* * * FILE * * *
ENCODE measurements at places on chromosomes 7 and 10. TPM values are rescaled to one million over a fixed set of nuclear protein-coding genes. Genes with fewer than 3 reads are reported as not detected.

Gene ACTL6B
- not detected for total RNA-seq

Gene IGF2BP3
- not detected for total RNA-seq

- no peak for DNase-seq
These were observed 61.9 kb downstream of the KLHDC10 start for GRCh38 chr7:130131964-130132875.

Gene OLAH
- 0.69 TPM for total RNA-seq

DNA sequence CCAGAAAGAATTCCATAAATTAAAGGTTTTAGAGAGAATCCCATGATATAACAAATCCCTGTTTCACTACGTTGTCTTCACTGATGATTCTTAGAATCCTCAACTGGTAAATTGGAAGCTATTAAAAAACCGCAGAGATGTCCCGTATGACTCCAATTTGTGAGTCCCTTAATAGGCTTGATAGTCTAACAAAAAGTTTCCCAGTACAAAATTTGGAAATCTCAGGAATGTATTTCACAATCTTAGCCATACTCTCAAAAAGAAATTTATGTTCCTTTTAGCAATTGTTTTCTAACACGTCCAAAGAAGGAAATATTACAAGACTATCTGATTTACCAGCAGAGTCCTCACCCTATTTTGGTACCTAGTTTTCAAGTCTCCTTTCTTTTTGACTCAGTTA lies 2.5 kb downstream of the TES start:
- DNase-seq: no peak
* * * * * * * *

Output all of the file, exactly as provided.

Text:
ENCODE measurements at places on chromosomes 7 and 10. TPM values are rescaled to one million over a fixed set of nuclear protein-coding genes. Genes with fewer than 3 reads are reported as not detected.

Gene ACTL6B
- not detected for total RNA-seq

Gene IGF2BP3
- not detected for total RNA-seq

- no peak for DNase-seq
These were observed 61.9 kb downstream of the KLHDC10 start for GRCh38 chr7:130131964-130132875.

Gene OLAH
- 0.69 TPM for total RNA-seq

DNA sequence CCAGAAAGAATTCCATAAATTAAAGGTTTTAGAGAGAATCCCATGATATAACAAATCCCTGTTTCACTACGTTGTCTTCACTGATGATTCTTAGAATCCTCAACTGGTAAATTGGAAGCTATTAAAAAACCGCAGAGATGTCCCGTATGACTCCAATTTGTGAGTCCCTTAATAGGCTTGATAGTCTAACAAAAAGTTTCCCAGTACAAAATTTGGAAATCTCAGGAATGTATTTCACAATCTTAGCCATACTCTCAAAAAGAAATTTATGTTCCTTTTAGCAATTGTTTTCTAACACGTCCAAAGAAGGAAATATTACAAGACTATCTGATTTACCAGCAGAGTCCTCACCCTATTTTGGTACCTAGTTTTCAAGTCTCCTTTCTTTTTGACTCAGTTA lies 2.5 kb downstream of the TES start:
- DNase-seq: no peak